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Joseph Wicks

Review: FOLLIES at The National Theatre

Follies - National Theatre The National Theatre and director Dominic Cooke have created an exquisite, nuanced and stylish revival of Stephen Sondheim’s arching epic musical of nostalgia, memories, regret and hope. Every aspect of this production is lavish and flawless: the acting is sublime, each character is full and resonates with truth; the voices are remarkable; the orchestra just sings (masterfully conducted by Nigel Lilley); costume is elegant and every showgirl unique; Bill Deamer’s classy choreography ranges from achingly graceful to pure jazzy showbiz.

It is huge, with a cast of nearly forty and twenty one musicians. Whilst the show itself may be a slightly flawed collage of a piece, this production goes back to the original 1971 Broadway version and the flaws are part of its singularly unique charm and true to the initial vision. There are countless individual performances in FOLLIES that are quite simply outstanding.

The year is 1971 and there is a reunion party in the grand, dusty old theatre before it is demolished, perfectly captured by Vicki Mortimer’s broken down, stripped back set design. The Weismann Follies were the height of New York interwar theatrical glamour and the girls return to reminisce, wandering through their rich memories of the glory days. The plot revolves around two couples: Ben and Phyllis, Sally and Buddy. Best of friends, back in the old times, who slowly reveal the cracks in their marriages. We discover unrequited love, bitterness, a possible suicide attempt and adultery. A long way from their idealist, ‘folly of youth’ bright-eyed younger selves that we also meet. In fact every single character has their own haunting young counterpart, a living memory of the past woven around the present day. As the older showgirls descend the stairway to the party, their youthful, glittery shadows mirror the entry in background sepia. It is like sifting through a box of old photos; fragmented, half-remembered, overlapping memories, and then occasionally something that hits you right in the heart and moves you to joy or overwhelming sadness. Nostalgia can indeed be painful.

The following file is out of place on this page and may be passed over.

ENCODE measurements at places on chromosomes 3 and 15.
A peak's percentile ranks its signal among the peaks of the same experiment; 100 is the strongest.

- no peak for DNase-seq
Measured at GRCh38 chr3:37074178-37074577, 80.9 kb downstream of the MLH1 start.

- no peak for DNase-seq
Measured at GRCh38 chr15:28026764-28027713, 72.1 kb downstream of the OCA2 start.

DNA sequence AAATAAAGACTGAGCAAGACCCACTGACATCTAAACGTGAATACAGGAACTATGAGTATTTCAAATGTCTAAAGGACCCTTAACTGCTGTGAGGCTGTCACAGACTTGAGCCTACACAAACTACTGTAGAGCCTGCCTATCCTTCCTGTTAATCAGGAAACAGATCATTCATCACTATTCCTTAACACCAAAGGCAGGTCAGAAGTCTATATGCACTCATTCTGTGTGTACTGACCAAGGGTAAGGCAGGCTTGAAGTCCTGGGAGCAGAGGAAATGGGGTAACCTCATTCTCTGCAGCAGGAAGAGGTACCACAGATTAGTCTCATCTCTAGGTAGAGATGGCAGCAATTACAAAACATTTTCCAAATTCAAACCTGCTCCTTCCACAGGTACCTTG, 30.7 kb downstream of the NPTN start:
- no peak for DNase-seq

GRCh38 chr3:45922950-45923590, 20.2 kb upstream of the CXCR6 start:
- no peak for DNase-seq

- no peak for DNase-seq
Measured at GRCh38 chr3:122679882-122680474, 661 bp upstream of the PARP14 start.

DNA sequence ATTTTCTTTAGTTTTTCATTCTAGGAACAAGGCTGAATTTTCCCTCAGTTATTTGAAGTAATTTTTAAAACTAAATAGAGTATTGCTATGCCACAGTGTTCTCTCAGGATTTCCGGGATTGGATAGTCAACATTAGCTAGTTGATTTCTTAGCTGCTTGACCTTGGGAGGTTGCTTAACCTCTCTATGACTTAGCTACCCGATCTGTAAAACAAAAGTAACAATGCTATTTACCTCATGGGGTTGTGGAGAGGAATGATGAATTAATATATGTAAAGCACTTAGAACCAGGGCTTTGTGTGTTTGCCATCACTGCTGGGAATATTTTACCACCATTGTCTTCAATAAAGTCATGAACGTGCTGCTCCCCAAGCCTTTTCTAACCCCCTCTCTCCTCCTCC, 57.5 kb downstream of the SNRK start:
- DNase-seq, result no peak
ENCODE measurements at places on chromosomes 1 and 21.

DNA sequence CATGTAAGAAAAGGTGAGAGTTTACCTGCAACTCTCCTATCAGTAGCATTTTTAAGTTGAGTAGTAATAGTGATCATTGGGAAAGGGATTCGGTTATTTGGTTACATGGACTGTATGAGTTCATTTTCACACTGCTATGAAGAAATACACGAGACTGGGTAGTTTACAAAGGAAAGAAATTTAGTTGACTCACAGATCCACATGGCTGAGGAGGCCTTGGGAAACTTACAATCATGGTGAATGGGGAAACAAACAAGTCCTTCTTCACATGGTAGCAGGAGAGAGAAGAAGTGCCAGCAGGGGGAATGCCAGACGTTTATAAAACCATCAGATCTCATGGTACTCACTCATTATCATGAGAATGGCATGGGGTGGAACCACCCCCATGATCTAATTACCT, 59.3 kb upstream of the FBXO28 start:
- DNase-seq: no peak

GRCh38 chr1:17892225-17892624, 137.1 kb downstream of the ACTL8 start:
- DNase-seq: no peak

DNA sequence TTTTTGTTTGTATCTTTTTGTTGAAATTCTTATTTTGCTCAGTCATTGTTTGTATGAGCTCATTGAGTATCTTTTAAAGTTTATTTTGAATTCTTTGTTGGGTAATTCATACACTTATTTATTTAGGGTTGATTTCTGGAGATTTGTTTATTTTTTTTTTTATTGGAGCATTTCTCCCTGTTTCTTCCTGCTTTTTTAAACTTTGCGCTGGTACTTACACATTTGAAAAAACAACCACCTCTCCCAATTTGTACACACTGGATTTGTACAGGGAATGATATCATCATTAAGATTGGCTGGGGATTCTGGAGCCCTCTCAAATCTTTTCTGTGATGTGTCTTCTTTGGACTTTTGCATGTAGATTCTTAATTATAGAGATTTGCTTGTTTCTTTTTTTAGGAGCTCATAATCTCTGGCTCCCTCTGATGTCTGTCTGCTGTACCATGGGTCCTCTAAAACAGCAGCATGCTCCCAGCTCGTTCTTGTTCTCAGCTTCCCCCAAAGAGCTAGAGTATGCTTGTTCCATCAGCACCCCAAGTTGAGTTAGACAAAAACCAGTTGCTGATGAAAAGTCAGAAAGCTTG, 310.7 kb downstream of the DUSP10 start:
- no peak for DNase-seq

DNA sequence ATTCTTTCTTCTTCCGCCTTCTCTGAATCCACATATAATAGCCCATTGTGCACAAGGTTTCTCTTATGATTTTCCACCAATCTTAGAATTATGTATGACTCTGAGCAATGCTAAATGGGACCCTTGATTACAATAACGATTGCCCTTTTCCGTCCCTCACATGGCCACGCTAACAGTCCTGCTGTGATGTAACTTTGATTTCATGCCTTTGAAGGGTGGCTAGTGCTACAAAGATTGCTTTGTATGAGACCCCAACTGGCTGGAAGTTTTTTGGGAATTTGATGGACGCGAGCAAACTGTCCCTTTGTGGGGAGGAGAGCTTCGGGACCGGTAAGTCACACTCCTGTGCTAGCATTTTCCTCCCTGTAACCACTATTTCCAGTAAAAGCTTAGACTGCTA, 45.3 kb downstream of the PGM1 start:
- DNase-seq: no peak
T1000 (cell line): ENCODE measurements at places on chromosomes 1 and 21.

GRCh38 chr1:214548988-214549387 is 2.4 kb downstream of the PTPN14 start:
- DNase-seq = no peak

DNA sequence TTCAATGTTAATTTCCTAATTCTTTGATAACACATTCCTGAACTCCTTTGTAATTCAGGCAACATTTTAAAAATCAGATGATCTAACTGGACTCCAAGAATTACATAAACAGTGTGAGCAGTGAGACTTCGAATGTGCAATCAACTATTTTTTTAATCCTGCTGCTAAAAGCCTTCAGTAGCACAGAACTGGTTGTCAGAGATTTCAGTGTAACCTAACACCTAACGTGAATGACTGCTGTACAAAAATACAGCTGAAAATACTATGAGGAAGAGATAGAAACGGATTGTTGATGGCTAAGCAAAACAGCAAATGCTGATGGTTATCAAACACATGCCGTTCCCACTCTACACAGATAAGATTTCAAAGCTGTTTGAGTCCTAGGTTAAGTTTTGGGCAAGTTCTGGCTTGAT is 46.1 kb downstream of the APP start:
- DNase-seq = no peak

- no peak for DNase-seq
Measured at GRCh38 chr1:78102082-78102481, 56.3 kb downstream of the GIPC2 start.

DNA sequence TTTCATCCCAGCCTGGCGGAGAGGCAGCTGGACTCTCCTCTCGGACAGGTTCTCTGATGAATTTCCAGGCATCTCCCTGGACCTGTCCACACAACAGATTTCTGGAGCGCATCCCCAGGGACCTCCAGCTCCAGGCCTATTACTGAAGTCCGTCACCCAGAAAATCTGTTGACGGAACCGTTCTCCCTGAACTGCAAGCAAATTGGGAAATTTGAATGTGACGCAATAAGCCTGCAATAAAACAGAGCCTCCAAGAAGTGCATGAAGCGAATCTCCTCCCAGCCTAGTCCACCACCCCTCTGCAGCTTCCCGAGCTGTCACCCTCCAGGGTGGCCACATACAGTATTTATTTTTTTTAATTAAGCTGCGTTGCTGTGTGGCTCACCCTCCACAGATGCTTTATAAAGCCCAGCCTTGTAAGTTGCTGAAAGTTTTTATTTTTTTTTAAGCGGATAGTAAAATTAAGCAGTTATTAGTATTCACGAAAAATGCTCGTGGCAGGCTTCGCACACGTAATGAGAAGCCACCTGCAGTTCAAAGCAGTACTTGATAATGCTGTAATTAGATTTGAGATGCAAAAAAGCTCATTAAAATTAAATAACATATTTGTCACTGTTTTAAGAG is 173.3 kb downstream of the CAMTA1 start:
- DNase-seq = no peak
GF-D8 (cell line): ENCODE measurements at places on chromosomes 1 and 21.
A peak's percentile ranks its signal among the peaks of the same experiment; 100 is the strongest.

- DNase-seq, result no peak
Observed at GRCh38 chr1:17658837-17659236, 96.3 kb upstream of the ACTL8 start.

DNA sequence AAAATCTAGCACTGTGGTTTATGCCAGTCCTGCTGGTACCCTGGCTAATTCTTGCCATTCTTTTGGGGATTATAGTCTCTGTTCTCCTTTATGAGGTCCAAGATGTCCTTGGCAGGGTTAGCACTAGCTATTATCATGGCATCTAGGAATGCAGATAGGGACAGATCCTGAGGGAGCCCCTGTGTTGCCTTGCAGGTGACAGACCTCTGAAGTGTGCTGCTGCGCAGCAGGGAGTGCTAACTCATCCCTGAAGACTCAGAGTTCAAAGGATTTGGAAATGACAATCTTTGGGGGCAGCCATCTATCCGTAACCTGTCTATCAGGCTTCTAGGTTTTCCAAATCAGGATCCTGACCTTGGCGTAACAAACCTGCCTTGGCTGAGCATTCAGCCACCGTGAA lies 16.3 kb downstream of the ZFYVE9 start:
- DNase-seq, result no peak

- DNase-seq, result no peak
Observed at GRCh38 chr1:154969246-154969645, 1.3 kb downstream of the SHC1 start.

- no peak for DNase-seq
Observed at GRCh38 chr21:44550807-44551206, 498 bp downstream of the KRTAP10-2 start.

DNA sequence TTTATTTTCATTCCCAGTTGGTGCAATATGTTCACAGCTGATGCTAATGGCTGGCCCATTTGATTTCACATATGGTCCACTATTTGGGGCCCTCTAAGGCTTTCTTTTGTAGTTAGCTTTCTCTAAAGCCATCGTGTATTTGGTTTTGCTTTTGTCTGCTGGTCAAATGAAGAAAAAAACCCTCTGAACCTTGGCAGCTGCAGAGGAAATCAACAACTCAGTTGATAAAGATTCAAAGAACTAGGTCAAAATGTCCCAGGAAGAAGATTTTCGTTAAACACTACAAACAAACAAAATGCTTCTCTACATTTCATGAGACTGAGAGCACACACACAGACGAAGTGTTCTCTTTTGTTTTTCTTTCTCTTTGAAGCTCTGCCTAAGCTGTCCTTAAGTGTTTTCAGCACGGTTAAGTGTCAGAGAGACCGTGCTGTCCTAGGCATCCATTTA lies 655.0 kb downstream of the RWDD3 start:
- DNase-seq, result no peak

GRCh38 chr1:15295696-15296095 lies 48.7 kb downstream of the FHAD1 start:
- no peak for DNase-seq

Imelda Staunton as Sally Durant simply stuns. She starts as an excitable small-town housewife, thrilled to be back in the big city, but she slowly reveals her heart to us with incredible subtlety. ‘Losing my Mind’ has such power I would return simply to hear it again. Janie Dee is brilliantly acerbic and dry-witted as Phyllis and is a fantastic dancer. Tracie Bennett as film star Carlotta shines in ‘I’m still here’ a torch song of resilience, an entire biography in one song. Di Botcher sells us an uncynical young hopeful’s dream as Hattie with ‘Broadway Baby’. Josephine Barstow and Alison Langer as old/young Heidi duet in the touching operatic ‘One More Kiss’. In ‘Who’s That Woman?’ the older showgirls prove they can still smack those dance routines out of the park. Philip Quast (Ben) and Peter Forbes (Buddy) are strong and charismatic throughout, as are the young versions of the couples. There are simply too many to mention.

The show is about 2h15 with no interval, and it’s really not a problem. There are three opportunities for readmission if your bladder just can’t wait, but I was so transfixed I don’t think I saw a single person leave.

I’m sure it will be tricky to secure a ticket for the rest of the run, however the excellent NT live will broadcast FOLLIES to cinemas in the UK and internationally on Thursday 16 November.